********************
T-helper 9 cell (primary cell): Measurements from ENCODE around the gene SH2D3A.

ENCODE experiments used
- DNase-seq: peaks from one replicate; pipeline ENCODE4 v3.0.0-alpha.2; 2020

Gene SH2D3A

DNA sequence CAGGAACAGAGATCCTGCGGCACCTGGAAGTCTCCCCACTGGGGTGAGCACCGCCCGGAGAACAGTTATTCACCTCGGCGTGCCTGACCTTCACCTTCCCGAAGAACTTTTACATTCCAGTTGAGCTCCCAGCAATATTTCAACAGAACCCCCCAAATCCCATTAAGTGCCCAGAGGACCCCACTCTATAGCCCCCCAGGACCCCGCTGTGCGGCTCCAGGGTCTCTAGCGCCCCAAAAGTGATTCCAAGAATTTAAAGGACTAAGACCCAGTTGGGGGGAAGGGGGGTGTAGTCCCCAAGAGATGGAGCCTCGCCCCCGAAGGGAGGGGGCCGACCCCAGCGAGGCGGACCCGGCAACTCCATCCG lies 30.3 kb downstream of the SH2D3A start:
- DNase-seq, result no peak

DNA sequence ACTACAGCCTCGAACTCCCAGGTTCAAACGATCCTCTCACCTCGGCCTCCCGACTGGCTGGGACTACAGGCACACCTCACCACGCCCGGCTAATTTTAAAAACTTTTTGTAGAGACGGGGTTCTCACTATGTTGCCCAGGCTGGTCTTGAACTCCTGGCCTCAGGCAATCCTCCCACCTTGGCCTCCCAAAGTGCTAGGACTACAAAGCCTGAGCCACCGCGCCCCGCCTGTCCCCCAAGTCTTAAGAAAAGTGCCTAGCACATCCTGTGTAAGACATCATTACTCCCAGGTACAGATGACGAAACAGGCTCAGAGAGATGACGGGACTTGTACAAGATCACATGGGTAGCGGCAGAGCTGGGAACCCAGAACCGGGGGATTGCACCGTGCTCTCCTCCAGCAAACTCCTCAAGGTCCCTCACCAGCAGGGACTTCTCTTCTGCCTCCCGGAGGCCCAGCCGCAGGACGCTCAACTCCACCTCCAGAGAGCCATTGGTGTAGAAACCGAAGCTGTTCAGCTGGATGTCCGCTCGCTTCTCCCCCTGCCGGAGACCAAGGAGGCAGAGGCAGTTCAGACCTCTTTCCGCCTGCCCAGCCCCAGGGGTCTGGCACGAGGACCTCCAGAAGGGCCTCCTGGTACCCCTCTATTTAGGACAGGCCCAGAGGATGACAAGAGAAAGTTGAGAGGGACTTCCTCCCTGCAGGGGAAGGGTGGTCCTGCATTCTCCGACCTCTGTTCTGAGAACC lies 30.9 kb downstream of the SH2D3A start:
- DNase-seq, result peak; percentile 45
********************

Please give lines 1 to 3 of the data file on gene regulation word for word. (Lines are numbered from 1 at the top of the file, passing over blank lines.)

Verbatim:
T-helper 9 cell (primary cell): Measurements from ENCODE around the gene SH2D3A.

ENCODE experiments used
- DNase-seq: peaks from one replicate; pipeline ENCODE4 v3.0.0-alpha.2; 2020